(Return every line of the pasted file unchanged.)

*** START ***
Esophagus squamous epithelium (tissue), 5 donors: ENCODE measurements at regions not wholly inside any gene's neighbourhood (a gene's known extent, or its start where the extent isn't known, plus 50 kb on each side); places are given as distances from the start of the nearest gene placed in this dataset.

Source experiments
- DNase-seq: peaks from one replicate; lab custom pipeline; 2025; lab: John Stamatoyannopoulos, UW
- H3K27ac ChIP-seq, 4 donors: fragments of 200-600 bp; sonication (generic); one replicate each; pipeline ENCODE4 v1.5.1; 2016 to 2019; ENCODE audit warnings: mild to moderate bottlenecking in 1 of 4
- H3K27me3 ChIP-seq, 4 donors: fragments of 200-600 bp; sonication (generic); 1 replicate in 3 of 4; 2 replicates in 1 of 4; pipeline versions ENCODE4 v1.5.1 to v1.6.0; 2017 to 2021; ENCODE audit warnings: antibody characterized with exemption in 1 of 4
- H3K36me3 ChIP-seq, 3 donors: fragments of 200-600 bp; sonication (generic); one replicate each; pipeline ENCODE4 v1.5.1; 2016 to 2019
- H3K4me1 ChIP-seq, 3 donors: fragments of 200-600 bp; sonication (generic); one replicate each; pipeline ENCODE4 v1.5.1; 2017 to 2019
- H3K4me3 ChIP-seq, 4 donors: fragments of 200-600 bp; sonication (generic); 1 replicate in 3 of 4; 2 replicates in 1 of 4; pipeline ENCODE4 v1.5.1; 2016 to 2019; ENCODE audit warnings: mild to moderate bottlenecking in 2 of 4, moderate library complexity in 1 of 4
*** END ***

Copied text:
Esophagus squamous epithelium (tissue), 5 donors: ENCODE measurements at regions not wholly inside any gene's neighbourhood (a gene's known extent, or its start where the extent isn't known, plus 50 kb on each side); places are given as distances from the start of the nearest gene placed in this dataset.

Source experiments
- DNase-seq: peaks from one replicate; lab custom pipeline; 2025; lab: John Stamatoyannopoulos, UW
- H3K27ac ChIP-seq, 4 donors: fragments of 200-600 bp; sonication (generic); one replicate each; pipeline ENCODE4 v1.5.1; 2016 to 2019; ENCODE audit warnings: mild to moderate bottlenecking in 1 of 4
- H3K27me3 ChIP-seq, 4 donors: fragments of 200-600 bp; sonication (generic); 1 replicate in 3 of 4; 2 replicates in 1 of 4; pipeline versions ENCODE4 v1.5.1 to v1.6.0; 2017 to 2021; ENCODE audit warnings: antibody characterized with exemption in 1 of 4
- H3K36me3 ChIP-seq, 3 donors: fragments of 200-600 bp; sonication (generic); one replicate each; pipeline ENCODE4 v1.5.1; 2016 to 2019
- H3K4me1 ChIP-seq, 3 donors: fragments of 200-600 bp; sonication (generic); one replicate each; pipeline ENCODE4 v1.5.1; 2017 to 2019
- H3K4me3 ChIP-seq, 4 donors: fragments of 200-600 bp; sonication (generic); 1 replicate in 3 of 4; 2 replicates in 1 of 4; pipeline ENCODE4 v1.5.1; 2016 to 2019; ENCODE audit warnings: mild to moderate bottlenecking in 2 of 4, moderate library complexity in 1 of 4